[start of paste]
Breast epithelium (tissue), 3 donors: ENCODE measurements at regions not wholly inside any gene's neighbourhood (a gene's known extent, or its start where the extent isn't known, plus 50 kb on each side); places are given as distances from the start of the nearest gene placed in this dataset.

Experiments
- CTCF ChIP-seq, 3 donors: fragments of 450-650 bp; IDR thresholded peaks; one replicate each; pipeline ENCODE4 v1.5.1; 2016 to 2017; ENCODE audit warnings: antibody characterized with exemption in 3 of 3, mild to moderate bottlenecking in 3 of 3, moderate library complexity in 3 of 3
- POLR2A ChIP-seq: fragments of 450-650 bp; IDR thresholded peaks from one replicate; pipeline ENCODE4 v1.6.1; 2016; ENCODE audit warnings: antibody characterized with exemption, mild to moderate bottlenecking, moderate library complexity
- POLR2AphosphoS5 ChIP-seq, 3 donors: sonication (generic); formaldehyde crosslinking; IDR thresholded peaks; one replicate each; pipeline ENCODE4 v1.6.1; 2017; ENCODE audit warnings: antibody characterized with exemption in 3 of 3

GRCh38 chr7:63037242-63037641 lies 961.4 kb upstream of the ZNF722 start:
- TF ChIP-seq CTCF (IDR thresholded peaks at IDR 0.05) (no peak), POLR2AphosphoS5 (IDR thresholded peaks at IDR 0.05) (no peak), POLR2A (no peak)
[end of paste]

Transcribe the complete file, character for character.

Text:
Breast epithelium (tissue), 3 donors: ENCODE measurements at regions not wholly inside any gene's neighbourhood (a gene's known extent, or its start where the extent isn't known, plus 50 kb on each side); places are given as distances from the start of the nearest gene placed in this dataset.

Experiments
- CTCF ChIP-seq, 3 donors: fragments of 450-650 bp; IDR thresholded peaks; one replicate each; pipeline ENCODE4 v1.5.1; 2016 to 2017; ENCODE audit warnings: antibody characterized with exemption in 3 of 3, mild to moderate bottlenecking in 3 of 3, moderate library complexity in 3 of 3
- POLR2A ChIP-seq: fragments of 450-650 bp; IDR thresholded peaks from one replicate; pipeline ENCODE4 v1.6.1; 2016; ENCODE audit warnings: antibody characterized with exemption, mild to moderate bottlenecking, moderate library complexity
- POLR2AphosphoS5 ChIP-seq, 3 donors: sonication (generic); formaldehyde crosslinking; IDR thresholded peaks; one replicate each; pipeline ENCODE4 v1.6.1; 2017; ENCODE audit warnings: antibody characterized with exemption in 3 of 3

GRCh38 chr7:63037242-63037641 lies 961.4 kb upstream of the ZNF722 start:
- TF ChIP-seq CTCF (IDR thresholded peaks at IDR 0.05) (no peak), POLR2AphosphoS5 (IDR thresholded peaks at IDR 0.05) (no peak), POLR2A (no peak)